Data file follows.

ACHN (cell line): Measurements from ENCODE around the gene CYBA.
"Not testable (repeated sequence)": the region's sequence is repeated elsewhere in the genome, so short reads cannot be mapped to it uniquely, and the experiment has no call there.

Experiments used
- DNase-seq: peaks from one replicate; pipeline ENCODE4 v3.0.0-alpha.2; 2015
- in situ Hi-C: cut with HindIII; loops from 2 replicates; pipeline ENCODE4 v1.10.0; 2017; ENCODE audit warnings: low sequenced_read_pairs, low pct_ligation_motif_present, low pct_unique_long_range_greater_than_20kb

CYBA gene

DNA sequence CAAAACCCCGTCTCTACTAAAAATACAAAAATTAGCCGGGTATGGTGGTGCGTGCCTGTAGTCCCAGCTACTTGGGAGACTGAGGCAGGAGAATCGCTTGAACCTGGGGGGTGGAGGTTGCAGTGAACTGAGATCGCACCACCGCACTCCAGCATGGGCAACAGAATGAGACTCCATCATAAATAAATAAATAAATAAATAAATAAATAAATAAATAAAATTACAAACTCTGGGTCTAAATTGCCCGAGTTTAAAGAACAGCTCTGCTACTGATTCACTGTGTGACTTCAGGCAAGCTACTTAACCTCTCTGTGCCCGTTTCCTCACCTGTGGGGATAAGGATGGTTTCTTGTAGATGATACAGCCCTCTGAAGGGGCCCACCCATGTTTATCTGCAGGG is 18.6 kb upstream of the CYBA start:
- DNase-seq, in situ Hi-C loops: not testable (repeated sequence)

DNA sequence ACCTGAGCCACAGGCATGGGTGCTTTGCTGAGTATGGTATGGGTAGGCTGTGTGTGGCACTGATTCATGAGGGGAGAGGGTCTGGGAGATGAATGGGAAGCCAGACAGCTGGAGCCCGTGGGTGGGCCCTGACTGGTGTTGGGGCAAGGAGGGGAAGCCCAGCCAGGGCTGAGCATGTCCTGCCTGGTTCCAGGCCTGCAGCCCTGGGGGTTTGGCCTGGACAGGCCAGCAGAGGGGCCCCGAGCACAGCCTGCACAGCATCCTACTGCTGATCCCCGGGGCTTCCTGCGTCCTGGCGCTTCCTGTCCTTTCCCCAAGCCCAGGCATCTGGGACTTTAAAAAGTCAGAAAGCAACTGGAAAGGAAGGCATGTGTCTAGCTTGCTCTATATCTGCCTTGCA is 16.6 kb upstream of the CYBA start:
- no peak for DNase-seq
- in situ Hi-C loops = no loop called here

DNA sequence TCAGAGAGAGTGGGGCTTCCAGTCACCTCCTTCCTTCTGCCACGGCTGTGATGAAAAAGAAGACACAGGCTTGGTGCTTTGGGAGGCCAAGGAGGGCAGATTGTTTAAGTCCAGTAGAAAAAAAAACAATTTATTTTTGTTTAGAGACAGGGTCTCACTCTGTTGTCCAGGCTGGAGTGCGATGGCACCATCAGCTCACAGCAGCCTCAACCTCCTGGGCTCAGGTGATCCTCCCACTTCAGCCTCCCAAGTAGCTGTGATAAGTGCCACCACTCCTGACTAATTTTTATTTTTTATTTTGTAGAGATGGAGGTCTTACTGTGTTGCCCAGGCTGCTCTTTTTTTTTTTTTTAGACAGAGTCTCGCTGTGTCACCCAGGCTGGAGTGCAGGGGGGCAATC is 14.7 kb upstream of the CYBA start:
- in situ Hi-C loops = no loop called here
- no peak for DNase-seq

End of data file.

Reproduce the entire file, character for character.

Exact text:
ACHN (cell line): Measurements from ENCODE around the gene CYBA.
"Not testable (repeated sequence)": the region's sequence is repeated elsewhere in the genome, so short reads cannot be mapped to it uniquely, and the experiment has no call there.

Experiments used
- DNase-seq: peaks from one replicate; pipeline ENCODE4 v3.0.0-alpha.2; 2015
- in situ Hi-C: cut with HindIII; loops from 2 replicates; pipeline ENCODE4 v1.10.0; 2017; ENCODE audit warnings: low sequenced_read_pairs, low pct_ligation_motif_present, low pct_unique_long_range_greater_than_20kb

CYBA gene

DNA sequence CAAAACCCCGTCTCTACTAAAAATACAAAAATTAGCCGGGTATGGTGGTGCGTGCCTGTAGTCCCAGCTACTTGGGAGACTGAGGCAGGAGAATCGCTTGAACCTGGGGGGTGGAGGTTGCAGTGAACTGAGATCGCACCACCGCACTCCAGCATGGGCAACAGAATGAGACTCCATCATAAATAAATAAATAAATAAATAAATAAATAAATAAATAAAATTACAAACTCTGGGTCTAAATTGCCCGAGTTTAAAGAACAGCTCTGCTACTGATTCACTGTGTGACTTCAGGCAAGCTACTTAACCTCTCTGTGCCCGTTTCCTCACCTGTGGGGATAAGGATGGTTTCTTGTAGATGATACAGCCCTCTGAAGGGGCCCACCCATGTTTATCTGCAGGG is 18.6 kb upstream of the CYBA start:
- DNase-seq, in situ Hi-C loops: not testable (repeated sequence)

DNA sequence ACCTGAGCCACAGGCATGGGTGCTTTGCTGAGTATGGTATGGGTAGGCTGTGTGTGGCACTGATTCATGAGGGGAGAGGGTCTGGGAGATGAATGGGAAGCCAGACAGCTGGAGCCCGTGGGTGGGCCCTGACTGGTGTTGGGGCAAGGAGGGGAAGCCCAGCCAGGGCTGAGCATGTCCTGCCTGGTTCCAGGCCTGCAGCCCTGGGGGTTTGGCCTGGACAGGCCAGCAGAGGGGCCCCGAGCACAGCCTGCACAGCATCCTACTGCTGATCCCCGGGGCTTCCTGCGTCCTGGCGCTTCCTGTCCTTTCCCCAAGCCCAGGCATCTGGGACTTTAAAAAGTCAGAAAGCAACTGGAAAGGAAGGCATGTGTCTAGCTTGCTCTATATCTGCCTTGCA is 16.6 kb upstream of the CYBA start:
- no peak for DNase-seq
- in situ Hi-C loops = no loop called here

DNA sequence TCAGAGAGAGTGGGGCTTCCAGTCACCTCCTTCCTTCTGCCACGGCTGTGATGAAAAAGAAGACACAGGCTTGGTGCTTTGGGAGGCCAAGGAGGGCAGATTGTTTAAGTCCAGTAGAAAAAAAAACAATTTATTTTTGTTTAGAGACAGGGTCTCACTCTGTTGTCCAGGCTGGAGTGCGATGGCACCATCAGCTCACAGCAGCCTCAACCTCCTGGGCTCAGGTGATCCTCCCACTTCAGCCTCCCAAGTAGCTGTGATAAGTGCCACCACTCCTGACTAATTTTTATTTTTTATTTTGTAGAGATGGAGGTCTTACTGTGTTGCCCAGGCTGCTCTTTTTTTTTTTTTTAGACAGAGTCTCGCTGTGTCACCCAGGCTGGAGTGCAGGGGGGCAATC is 14.7 kb upstream of the CYBA start:
- in situ Hi-C loops = no loop called here
- no peak for DNase-seq